A King County domestic violence lawyer wants you to know how grand juries operate, and how this may affect your particular case. A grand jury has two main functions, depending on the jurisdiction and type of case. These main duties are (1) investigating and (2) charging.
The investigating grand jury
One role of a grand jury is to investigate a case using its subpoena power to access documents and records. The jury may also call witnesses, offer immunity to witnesses and cooperators, and work through agents to gain testimony or investigate details.
An investigation may take months or years to complete information gathering in a complex case. More than one panel may work on a long investigation.
The charging grand jury
A charging grand jury is presented with a case after the defendant has been arrested on a preliminary charging criminal complaint. The subject will be released if not formally charged. In this case the jury will hear some but not detailed testimony, often from just the police or prosecutor’s side. Based on a first brief review of the facts, the jury typically approves the prosecutor’s charges. This not only results in a criminal indictment but in effect deprives the defendant of a preliminary hearing.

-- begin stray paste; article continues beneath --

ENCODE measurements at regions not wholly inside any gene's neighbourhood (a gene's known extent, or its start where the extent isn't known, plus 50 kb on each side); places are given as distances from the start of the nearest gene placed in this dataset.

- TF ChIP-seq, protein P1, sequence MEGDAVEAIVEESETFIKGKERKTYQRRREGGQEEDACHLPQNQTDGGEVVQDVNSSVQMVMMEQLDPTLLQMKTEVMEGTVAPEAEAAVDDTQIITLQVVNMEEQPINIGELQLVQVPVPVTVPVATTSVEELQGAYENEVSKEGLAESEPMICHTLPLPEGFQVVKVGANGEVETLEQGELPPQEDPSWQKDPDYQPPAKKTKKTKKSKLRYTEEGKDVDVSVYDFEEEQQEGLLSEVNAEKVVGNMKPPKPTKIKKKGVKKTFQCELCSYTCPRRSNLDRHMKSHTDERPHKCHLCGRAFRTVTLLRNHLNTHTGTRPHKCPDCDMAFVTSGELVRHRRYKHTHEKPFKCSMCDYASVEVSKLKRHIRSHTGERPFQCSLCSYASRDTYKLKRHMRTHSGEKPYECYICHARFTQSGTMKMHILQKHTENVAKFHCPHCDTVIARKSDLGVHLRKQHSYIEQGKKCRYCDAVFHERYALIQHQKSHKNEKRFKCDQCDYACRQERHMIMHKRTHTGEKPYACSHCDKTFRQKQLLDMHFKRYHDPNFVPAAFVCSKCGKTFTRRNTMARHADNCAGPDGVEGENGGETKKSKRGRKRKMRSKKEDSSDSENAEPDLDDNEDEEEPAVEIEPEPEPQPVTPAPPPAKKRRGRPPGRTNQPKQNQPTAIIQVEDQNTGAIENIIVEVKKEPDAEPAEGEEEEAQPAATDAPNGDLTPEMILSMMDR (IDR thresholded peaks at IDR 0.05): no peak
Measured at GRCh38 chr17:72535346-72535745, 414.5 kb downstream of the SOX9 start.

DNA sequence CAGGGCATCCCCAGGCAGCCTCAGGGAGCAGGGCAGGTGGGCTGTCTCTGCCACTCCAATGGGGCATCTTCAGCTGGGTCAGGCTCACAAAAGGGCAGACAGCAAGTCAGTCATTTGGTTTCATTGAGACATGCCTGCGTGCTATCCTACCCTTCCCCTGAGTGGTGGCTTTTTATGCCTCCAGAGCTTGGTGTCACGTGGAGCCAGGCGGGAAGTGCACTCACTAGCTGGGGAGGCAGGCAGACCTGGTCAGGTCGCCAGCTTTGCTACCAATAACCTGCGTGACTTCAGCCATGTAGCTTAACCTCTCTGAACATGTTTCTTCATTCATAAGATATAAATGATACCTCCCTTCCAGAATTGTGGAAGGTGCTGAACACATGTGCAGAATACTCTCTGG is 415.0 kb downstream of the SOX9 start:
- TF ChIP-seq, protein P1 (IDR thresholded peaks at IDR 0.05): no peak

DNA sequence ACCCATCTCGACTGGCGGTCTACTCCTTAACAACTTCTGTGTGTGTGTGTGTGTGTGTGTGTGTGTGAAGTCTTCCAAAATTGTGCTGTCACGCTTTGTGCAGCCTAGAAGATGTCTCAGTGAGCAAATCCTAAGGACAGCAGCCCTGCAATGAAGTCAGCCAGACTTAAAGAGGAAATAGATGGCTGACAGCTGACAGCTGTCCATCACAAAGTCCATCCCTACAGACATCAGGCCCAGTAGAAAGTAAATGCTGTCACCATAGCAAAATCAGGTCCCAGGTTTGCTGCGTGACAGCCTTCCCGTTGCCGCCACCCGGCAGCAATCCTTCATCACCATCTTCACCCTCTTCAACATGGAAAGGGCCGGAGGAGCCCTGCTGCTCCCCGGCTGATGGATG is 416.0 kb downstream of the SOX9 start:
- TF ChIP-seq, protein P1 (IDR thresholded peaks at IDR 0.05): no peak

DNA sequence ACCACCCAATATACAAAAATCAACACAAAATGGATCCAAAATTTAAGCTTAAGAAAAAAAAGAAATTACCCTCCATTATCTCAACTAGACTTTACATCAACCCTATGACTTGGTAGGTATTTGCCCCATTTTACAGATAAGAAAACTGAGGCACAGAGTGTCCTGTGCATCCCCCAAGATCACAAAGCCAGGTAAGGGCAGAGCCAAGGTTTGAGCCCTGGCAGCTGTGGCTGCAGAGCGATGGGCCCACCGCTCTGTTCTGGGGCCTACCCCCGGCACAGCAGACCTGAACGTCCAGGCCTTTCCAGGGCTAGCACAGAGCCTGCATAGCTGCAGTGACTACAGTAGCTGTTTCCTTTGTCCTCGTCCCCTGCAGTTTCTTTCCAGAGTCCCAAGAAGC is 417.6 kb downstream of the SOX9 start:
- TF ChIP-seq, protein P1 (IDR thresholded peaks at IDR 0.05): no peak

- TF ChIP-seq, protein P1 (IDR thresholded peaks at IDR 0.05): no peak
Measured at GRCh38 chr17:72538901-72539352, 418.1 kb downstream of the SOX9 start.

Before the jury votes on a case, the prosecutor presents legal elements and charges and summarizes testimony and evidence to support those charges. But the jury does not draft the indictment, it only votes up or down on the version of the indictment presented by the prosecutor. The vote does not need to be unanimous; it requires only a majority of jurors. A King County domestic violence lawyer will explain that the defense will not be told what the vote count was.
With so much of the process taking place behind closed doors, it’s important to have a top King County domestic violence lawyer on your side. Call South King County criminal attorney today at (253) 709-5050.